If the health of the housing market is a function of turnover and price growth then the amount of stamp duty taken from residential sales should provide a fairly good means of diagnosis. In rough and ready terms.

So it was interesting to see how each region fared in the regional resi tax-take stakes.

The most interesting performer was the South West. Having enjoyed the most jolly of times in the financial year to March last year, in the latest financial year it suffered a severe case of the blues.

In the year to March 2007 stamp duty receipts in the South West soared by 73%. Good for the taxman and also good (in terms of it being a measure of housing market health) for the estate agents and house builders of the region. Only in Northern Ireland were there bigger gains as that red hot market fizzed with sales and price growth.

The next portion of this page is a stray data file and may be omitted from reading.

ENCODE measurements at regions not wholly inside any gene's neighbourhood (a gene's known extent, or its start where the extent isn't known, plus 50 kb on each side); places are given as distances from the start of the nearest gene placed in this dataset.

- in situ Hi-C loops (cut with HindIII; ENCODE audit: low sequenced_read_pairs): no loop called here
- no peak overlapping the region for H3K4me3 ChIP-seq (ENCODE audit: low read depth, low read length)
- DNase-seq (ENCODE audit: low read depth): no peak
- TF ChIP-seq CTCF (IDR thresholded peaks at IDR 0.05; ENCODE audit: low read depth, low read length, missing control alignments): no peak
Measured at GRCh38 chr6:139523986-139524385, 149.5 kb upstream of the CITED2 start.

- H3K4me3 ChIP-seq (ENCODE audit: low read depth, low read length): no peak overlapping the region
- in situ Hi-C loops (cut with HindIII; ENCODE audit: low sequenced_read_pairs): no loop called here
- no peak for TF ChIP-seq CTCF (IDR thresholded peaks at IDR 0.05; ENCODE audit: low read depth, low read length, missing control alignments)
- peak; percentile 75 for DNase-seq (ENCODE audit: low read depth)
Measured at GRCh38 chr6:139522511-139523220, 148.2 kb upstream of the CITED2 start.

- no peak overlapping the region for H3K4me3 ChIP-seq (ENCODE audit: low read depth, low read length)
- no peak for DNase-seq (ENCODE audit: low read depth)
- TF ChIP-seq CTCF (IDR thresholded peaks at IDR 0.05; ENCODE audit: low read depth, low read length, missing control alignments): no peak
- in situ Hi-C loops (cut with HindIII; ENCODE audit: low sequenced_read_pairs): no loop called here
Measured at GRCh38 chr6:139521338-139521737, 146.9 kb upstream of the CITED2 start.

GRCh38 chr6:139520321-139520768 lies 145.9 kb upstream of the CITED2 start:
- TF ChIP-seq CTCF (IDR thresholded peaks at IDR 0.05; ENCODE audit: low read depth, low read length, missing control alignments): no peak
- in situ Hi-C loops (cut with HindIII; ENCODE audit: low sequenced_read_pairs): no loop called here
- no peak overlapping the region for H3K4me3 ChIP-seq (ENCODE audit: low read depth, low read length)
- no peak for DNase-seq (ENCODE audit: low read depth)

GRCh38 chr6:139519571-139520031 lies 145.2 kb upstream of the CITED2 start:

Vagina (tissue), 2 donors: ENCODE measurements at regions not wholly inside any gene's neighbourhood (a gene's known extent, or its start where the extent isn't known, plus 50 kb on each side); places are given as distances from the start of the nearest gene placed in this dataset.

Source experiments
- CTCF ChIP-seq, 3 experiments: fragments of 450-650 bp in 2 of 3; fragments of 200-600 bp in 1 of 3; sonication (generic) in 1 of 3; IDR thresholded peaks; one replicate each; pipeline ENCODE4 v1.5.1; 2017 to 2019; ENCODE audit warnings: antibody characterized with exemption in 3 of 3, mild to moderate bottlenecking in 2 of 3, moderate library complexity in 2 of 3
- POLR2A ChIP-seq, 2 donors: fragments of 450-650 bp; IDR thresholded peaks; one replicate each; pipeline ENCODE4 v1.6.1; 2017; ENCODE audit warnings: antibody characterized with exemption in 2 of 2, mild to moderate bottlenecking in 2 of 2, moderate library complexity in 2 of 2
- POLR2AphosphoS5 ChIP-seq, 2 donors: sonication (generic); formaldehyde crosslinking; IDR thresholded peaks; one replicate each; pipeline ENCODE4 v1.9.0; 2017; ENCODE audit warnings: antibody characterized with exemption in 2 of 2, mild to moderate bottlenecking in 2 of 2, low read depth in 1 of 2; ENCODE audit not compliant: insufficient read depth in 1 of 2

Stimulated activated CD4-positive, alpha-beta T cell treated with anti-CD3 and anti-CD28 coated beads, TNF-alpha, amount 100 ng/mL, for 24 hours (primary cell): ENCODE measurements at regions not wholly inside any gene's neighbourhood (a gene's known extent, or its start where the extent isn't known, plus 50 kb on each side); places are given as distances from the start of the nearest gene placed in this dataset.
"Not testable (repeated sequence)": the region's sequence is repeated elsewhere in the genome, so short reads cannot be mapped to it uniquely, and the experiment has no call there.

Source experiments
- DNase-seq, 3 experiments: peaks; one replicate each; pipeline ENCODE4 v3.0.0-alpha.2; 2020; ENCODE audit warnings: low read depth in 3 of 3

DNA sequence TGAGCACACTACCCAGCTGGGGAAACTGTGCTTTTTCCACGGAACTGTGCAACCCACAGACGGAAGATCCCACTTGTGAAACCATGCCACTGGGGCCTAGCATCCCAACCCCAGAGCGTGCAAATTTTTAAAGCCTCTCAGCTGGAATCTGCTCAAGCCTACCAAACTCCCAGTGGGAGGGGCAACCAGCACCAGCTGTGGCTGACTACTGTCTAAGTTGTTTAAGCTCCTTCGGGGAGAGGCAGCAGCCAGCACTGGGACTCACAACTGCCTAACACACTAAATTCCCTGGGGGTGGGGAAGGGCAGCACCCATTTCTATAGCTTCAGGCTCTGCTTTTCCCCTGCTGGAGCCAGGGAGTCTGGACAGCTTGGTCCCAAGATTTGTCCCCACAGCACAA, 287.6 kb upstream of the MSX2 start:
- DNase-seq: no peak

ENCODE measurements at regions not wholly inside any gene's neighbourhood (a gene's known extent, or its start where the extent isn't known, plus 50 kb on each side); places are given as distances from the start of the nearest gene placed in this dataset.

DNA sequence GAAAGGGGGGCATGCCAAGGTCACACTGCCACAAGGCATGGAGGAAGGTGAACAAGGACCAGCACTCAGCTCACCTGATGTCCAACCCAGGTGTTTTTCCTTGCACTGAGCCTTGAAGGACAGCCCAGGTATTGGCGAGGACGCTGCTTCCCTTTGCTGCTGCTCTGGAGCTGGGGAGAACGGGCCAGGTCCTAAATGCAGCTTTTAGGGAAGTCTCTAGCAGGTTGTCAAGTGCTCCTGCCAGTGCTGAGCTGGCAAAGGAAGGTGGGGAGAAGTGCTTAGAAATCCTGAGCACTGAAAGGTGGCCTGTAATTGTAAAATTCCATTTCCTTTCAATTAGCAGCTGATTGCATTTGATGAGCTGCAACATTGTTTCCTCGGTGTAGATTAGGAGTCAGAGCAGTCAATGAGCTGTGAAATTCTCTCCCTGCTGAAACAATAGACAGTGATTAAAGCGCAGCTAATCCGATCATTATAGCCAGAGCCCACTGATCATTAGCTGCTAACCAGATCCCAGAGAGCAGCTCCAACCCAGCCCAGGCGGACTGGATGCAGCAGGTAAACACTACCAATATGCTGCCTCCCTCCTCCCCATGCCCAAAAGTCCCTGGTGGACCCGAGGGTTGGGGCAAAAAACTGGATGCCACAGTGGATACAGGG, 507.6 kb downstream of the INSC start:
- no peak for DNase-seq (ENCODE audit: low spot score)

This year the picture in the South West is more sobering. The region was one of only three, with the North East and West Midlands, to see falls in the stamp tax take and it showed by far the biggest fall - down 17%.

Obviously we would be unwise to take these figures too literally, as the impact of tax thresholds will have a distorting effect. But for a broad look at the winners and losers in the property game regionally, it does provide an interesting picture.

And I suspect that we will see every other region joining the South West in negative territory next year as the overall take plunges from £6.7 billion to something that could be well below half that.